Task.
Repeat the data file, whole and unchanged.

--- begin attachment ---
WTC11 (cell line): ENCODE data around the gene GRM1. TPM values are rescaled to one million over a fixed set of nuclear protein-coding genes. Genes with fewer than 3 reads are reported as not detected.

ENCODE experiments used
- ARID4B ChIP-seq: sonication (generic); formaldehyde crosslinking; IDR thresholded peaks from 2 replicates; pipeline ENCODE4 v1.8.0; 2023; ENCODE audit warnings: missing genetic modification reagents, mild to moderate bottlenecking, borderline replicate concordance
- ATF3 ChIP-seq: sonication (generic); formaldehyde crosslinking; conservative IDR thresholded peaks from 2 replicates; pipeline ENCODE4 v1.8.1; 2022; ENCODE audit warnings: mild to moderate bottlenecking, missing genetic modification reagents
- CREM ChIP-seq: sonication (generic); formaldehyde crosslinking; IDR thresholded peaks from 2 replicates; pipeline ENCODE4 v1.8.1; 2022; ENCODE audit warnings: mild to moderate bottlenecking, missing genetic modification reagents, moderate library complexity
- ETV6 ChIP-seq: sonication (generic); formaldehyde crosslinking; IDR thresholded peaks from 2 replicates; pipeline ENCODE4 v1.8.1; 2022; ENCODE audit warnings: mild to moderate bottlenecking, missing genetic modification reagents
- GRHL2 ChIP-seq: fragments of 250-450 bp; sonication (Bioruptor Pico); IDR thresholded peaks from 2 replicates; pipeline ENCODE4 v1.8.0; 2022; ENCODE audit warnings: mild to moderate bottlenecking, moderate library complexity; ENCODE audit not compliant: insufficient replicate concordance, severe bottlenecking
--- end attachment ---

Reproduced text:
WTC11 (cell line): ENCODE data around the gene GRM1. TPM values are rescaled to one million over a fixed set of nuclear protein-coding genes. Genes with fewer than 3 reads are reported as not detected.

ENCODE experiments used
- ARID4B ChIP-seq: sonication (generic); formaldehyde crosslinking; IDR thresholded peaks from 2 replicates; pipeline ENCODE4 v1.8.0; 2023; ENCODE audit warnings: missing genetic modification reagents, mild to moderate bottlenecking, borderline replicate concordance
- ATF3 ChIP-seq: sonication (generic); formaldehyde crosslinking; conservative IDR thresholded peaks from 2 replicates; pipeline ENCODE4 v1.8.1; 2022; ENCODE audit warnings: mild to moderate bottlenecking, missing genetic modification reagents
- CREM ChIP-seq: sonication (generic); formaldehyde crosslinking; IDR thresholded peaks from 2 replicates; pipeline ENCODE4 v1.8.1; 2022; ENCODE audit warnings: mild to moderate bottlenecking, missing genetic modification reagents, moderate library complexity
- ETV6 ChIP-seq: sonication (generic); formaldehyde crosslinking; IDR thresholded peaks from 2 replicates; pipeline ENCODE4 v1.8.1; 2022; ENCODE audit warnings: mild to moderate bottlenecking, missing genetic modification reagents
- GRHL2 ChIP-seq: fragments of 250-450 bp; sonication (Bioruptor Pico); IDR thresholded peaks from 2 replicates; pipeline ENCODE4 v1.8.0; 2022; ENCODE audit warnings: mild to moderate bottlenecking, moderate library complexity; ENCODE audit not compliant: insufficient replicate concordance, severe bottlenecking